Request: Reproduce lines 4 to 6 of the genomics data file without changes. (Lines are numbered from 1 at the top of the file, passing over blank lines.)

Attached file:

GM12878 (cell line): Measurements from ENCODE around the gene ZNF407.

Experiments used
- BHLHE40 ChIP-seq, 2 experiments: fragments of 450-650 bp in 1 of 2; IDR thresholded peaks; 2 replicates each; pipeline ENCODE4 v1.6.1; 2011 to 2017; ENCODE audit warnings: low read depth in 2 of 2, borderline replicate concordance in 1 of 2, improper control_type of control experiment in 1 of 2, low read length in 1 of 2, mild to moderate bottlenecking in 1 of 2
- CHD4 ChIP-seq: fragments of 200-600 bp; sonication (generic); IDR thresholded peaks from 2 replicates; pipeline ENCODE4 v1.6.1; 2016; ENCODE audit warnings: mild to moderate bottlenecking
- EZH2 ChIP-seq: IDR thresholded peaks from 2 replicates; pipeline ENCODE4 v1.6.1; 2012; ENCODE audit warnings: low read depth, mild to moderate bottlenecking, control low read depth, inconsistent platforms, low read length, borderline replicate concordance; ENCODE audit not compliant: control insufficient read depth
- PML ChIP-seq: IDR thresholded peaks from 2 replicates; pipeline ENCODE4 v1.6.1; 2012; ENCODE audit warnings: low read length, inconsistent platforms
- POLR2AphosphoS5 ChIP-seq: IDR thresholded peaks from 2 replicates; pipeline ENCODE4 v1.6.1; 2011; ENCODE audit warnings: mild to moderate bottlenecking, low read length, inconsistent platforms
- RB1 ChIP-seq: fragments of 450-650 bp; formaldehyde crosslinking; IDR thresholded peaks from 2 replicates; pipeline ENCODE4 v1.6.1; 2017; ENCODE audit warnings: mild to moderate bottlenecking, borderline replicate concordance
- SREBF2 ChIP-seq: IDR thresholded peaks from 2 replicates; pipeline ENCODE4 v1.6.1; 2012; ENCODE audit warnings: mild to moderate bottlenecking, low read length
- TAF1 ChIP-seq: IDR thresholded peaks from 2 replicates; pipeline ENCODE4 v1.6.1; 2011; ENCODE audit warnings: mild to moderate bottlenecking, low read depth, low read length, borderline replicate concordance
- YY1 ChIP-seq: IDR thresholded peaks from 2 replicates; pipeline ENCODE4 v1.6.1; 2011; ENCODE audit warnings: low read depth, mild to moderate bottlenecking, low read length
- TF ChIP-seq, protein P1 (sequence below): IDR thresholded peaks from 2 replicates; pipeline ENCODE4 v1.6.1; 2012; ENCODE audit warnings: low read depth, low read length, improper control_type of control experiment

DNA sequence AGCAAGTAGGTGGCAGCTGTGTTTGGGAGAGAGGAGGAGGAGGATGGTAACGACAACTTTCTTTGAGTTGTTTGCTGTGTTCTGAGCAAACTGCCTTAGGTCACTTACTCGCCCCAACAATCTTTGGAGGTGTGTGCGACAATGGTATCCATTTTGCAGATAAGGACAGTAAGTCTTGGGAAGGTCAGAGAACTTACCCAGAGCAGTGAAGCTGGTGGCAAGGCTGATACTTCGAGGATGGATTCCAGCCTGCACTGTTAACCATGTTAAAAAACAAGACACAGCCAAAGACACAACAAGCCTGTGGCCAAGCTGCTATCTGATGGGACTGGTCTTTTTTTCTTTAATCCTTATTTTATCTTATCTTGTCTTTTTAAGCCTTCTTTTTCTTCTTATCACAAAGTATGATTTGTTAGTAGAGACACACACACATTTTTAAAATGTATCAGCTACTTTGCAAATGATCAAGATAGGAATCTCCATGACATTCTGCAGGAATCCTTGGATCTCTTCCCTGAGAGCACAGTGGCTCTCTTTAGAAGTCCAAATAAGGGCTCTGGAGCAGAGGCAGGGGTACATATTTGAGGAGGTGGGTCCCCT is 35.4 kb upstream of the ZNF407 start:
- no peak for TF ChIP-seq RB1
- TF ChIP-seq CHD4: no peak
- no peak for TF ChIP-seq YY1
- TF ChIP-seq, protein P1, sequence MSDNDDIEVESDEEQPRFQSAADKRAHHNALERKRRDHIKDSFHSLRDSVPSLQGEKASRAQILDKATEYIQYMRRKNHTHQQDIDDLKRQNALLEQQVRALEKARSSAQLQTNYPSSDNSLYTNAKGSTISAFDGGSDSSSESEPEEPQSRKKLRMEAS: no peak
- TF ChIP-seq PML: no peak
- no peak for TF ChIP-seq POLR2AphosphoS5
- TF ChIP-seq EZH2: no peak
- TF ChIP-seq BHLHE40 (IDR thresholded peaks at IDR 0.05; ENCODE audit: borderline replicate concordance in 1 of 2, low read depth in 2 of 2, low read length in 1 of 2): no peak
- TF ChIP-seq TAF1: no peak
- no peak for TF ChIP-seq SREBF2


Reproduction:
- CHD4 ChIP-seq: fragments of 200-600 bp; sonication (generic); IDR thresholded peaks from 2 replicates; pipeline ENCODE4 v1.6.1; 2016; ENCODE audit warnings: mild to moderate bottlenecking
- EZH2 ChIP-seq: IDR thresholded peaks from 2 replicates; pipeline ENCODE4 v1.6.1; 2012; ENCODE audit warnings: low read depth, mild to moderate bottlenecking, control low read depth, inconsistent platforms, low read length, borderline replicate concordance; ENCODE audit not compliant: control insufficient read depth
- PML ChIP-seq: IDR thresholded peaks from 2 replicates; pipeline ENCODE4 v1.6.1; 2012; ENCODE audit warnings: low read length, inconsistent platforms